Vowles K.E.,Haywood Hospital | Vowles K.E.,Keele University | Thompson M.,Goldsmiths, University of London
Current Pain and Headache Reports | Year: 2012

The relationship between patient and provider has long been the subject of study within the psychotherapy literature, with the available data suggesting a modest, but reliable, association between the strength of this relationship and treatment outcome. Conversely, there has been little work focused on the patient-provider relationship in chronic pain settings despite the complexities and difficulties that are often involved in this area. This review provides a brief, broad overview of the literature on the patient-provider relationship and identifies key aspects that are specifically relevant to chronic pain settings. In addition to reviewing the literature in this area, a series of recommendations for future clinical and academic work are offered. © Springer Science+Business Media, LLC 2012.


Chen Y.,Haywood Hospital | Chen Y.,Keele University | Dawes P.T.,Haywood Hospital | Mattey D.L.,Haywood Hospital | Mattey D.L.,Keele University
Cytokine | Year: 2012

Objective: To assess the impact of common genetic variants in the vascular endothelial growth factor A (VEGFA) gene on circulating VEGF-A levels and disease activity in patients with rheumatoid arthritis (RA). Methods: A cohort (n=. 419) of consecutively recruited RA patients of Caucasian origin was studied. Disease activity (DAS28) was recorded on a regular basis (0, 12 and 24. months). Smoking history (never, past and current) was obtained. PCR-RFLP assays were used to determine the genotypes of VEGFA single-nucleotide polymorphisms (SNP) including VEGFA-2578 (rs699947), -460 (rs833061), +405 (rs2010963) and +936 (rs3025039). Circulating levels of VEGF-A were measured in serum samples using a fluorescent bead-based assay system (Luminex®). Associations were analyzed using univariate and multivariate statistics. Results: VEGFA-2578 AA genotype was associated with lower serum VEGF-A levels, as was the most frequent haplotype (A -2578-C -460-G +405, 48.1%) within the 5'-flanking region of the gene. The same genotype and haplotype were also associated with decreased disease activity in RA. This was seen only in patients who had never smoked. In multivariate multiple regression models, the VEGFA-2578 SNP was shown to be associated with disease activity at presentation (p=0.029) and over time (p=0.016) in patients who never smoked, independent of serum VEGF-A levels and other confounding factors. Conclusion: Genetic variation in the VEGFA gene is associated with serum VEGF-A levels in RA, and shows an association with disease activity in RA patients who have never smoked, independent of serum VEGF-A levels. © 2012 Elsevier Ltd.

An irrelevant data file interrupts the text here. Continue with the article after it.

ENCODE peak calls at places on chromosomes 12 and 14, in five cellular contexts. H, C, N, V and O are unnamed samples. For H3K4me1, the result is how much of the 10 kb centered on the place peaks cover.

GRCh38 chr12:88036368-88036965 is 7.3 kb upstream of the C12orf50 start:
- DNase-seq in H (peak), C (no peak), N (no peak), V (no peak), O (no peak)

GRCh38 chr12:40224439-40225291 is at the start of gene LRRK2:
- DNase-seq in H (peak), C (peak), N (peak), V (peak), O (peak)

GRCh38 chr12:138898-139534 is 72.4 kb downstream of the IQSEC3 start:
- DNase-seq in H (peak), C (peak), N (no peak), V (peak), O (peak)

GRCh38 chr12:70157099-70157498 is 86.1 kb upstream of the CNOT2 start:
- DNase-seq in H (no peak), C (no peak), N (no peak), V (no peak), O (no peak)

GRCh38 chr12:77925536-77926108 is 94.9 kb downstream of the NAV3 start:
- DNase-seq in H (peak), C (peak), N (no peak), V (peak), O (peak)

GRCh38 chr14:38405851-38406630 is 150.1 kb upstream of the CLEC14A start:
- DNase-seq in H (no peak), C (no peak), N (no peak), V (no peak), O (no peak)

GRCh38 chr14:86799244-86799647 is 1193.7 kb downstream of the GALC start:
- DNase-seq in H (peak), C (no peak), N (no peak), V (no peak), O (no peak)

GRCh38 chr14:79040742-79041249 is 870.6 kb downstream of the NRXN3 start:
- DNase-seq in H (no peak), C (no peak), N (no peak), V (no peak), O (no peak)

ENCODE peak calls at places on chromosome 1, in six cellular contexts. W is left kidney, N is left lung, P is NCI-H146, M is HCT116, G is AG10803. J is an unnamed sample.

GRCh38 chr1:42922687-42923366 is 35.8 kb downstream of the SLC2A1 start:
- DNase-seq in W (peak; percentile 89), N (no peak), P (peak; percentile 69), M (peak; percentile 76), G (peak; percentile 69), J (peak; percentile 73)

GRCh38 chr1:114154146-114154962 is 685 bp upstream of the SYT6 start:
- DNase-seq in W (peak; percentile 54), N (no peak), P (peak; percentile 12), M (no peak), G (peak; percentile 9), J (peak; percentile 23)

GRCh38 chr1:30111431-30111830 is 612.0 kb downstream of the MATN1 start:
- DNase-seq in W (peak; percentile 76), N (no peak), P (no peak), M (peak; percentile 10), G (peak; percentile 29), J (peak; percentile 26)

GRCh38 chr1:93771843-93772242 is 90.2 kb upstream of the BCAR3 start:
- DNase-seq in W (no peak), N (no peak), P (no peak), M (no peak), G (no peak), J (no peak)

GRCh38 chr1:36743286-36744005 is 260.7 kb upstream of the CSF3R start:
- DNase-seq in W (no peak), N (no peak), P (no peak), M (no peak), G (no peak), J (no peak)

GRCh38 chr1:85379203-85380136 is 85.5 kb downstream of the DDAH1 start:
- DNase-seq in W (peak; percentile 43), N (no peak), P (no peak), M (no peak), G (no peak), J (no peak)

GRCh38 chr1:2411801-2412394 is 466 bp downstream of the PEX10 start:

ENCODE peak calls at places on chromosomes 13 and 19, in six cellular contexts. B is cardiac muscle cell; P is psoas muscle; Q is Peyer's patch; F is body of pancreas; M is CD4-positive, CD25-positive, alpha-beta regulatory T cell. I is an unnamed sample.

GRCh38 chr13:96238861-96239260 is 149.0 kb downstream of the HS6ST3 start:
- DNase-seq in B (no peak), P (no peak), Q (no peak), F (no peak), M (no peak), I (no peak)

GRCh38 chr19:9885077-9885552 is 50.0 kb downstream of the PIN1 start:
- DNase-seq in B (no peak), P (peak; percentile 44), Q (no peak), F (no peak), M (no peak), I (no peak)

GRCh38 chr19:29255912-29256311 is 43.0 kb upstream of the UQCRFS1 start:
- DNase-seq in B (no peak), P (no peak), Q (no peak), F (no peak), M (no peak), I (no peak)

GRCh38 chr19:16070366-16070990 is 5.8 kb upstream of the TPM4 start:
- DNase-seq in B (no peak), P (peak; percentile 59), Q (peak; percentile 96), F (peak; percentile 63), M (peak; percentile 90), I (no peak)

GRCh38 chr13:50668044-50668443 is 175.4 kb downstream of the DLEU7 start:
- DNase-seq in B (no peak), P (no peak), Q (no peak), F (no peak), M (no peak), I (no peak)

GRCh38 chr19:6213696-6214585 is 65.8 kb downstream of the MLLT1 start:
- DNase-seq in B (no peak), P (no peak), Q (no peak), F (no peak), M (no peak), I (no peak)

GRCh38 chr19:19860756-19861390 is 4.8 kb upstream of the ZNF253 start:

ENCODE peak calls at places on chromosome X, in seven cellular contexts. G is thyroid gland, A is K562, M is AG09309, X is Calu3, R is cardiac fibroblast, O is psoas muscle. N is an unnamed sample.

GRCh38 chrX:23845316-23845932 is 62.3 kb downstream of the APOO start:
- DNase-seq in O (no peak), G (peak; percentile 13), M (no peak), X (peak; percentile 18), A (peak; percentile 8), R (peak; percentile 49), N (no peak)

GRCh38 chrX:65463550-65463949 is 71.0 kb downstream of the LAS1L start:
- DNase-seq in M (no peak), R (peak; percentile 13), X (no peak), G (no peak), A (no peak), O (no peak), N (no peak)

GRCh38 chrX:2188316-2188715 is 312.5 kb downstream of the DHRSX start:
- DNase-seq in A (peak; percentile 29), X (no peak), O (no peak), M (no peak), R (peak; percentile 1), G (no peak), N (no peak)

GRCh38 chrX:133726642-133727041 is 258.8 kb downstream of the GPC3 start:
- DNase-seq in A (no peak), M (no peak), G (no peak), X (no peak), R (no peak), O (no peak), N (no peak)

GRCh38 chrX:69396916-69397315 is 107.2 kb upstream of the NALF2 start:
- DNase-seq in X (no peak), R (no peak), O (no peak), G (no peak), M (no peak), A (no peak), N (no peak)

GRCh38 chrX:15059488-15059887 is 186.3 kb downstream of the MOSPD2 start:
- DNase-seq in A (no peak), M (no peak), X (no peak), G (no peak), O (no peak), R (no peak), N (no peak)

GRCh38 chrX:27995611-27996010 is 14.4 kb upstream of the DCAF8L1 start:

Chen Y.,Haywood Hospital | Chen Y.,Keele University | Dawes P.T.,Haywood Hospital | Packham J.C.,Haywood Hospital | And 2 more authors.
Arthritis Research and Therapy | Year: 2012

Introduction: Transforming growth factor-beta1 (TGF-beta1) is a pleiotropic cytokine that plays important roles in immunity and inflammation. Some studies have suggested that polymorphism in the TGFB1 gene is associated with heart disease in the general population. The purpose of the present study was to determine whether common single-nucleotide polymorphisms (SNP) in the TGFB1 gene are associated with ischaemic heart disease (IHD) and/or myocardial infarction (MI) in patients with rheumatoid arthritis (RA), and to investigate the influence of smoking on any association.Methods: PCR-based assays were used to determine the genotypes of TGFB1 SNPs including TGFB1-509 C/T (rs1800469, in the promoter region), +868 T/C (rs1800470, in exon 1) and +913 G/C (rs1800471, in exon 1) in 414 subjects with established RA. Genotyping for the +868 SNP was also carried out on a second study population of RA patients (n = 259) with early disease. Serum levels of TGF-beta1 were measured using a commercial ELISA kit. Smoking history and IHD/MI status were obtained on each patient. Associations with IHD/MI were assessed using contingency tables and logistic regression analyses.Results: The heterozygous genotype of TGFB+868 was associated with an increased risk of IHD (OR 2.14, 95% CI 1.30 - 3.55) and MI (OR 2.42, 95% CI 1.30-4.50), compared to the homozygous genotypes combined. Smoking was an independent risk for IHD and MI, and evidence of interaction between smoking and TGFB+868 was found. Multivariate analyses indicated that the strongest associations with IHD and MI were due to the combined effect of the TGFB1+868 TC genotype and smoking (OR 2.75, 95% CI 1.59-4.75; and OR 2.58 95% CI 1.33-4.99, respectively), independent of other cardiovascular risk factors. The association of the +868 TC genotype and evidence of +868 TC-smoking interaction with IHD were replicated in a second population of RA patients with early disease. Serum TGF-beta1 levels were not associated with TGFB1 genetic variations, smoking or IHD/MI status.Conclusions: Interaction between smoking and polymorphism in the TGFB1 gene may influence the risk of IHD and MI in patients with RA. © 2012 Chen et al.; licensee BioMed Central Ltd.